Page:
Monitoring of Highwall Stability at the Dome Open Pit
CIM Edmonton 2004
John G Henning, Paul Miller,
The Porcupine Joint Venture operates the Dome Mine in South Porcupine, Ontario. Dome underground began production in 1910. It is the longest continuous operating gold mine in Canada, producing in excess 14 M ounces. More than 1000 underground stopes have been mined and hundreds of miles of drifts, sublevels and raises developed. Underground mining methods included shrinkage, cut and fill and longhole. Not all stopes were backfilled upon completion, particularly the longhole stopes.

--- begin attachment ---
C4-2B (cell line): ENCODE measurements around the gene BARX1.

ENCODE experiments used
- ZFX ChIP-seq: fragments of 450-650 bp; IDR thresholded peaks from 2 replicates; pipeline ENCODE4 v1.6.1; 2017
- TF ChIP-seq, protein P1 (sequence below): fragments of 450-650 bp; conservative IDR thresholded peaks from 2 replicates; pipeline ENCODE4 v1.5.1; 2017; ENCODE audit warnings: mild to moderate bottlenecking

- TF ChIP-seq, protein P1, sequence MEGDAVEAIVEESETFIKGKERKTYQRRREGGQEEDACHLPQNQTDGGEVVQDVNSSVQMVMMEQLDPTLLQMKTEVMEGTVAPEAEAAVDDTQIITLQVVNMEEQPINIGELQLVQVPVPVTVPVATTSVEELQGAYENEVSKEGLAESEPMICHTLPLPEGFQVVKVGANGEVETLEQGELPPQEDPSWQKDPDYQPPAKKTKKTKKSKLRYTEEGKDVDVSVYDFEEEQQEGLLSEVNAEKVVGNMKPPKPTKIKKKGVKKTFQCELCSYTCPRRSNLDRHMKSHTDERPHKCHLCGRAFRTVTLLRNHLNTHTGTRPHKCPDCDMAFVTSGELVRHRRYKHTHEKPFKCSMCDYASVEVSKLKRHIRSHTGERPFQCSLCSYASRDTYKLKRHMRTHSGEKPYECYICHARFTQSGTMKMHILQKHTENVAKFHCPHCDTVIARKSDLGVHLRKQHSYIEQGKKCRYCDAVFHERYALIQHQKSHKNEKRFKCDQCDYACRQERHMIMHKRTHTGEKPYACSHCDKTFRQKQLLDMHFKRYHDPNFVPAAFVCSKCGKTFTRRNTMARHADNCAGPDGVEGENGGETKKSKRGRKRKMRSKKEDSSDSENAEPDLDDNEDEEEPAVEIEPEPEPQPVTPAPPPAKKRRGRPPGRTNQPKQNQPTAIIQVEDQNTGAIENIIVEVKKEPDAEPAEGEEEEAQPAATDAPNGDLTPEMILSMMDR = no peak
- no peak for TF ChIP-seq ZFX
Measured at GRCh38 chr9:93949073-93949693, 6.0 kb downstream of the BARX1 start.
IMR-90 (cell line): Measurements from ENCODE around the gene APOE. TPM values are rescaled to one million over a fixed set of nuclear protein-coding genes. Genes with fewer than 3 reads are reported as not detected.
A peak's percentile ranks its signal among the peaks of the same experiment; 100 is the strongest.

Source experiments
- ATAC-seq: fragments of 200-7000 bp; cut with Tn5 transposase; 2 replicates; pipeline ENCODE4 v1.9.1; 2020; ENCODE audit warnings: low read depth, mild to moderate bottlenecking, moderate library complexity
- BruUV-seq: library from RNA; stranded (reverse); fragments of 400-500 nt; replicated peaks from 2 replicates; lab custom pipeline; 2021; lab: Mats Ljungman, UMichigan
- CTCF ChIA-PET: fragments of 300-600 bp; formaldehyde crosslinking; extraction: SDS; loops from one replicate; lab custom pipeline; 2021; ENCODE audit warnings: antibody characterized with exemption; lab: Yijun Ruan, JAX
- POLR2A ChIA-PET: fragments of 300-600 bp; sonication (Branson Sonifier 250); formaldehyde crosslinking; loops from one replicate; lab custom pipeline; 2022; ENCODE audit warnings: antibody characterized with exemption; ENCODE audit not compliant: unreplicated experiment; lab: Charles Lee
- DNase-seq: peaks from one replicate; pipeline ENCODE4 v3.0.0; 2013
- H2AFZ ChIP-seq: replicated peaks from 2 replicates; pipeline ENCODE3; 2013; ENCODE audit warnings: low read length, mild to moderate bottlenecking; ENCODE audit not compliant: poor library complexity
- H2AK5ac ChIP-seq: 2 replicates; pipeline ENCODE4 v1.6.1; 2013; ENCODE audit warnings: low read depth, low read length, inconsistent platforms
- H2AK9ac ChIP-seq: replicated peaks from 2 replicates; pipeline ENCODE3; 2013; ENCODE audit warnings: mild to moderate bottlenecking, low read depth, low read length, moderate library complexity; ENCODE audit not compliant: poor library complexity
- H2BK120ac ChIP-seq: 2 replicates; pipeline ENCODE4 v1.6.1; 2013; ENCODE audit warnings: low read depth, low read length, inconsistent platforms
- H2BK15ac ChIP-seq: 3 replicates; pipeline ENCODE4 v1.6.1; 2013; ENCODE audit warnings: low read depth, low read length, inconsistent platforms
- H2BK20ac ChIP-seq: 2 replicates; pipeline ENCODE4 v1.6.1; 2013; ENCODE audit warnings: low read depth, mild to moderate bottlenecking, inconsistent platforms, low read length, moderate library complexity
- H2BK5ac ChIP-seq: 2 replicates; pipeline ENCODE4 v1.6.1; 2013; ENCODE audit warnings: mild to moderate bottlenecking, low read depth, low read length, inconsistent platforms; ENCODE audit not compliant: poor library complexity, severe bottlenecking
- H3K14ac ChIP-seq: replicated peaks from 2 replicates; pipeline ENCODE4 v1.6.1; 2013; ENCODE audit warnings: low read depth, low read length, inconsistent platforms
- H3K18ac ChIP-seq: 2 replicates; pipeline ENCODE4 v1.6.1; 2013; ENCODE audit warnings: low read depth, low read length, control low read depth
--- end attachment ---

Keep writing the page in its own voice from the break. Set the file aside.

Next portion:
The Dome open pit was designed above the underground mine workings such that, as the pit is excavated, it intersects underground drifts and stopes. Potential operational problems associated with the interactions between the stopes and the pit walls may occur.
Each intersection of the pit with the underground mine workings is closely evaluated to maintain a safe working environment and wall stability. This paper presents examples of how localized and mine-wide instrumentation has been used at the Dome pit for monitoring wall stability, calibration of stress models, and support design.
Open pit, Stability, Modelling, Instrumentation, Support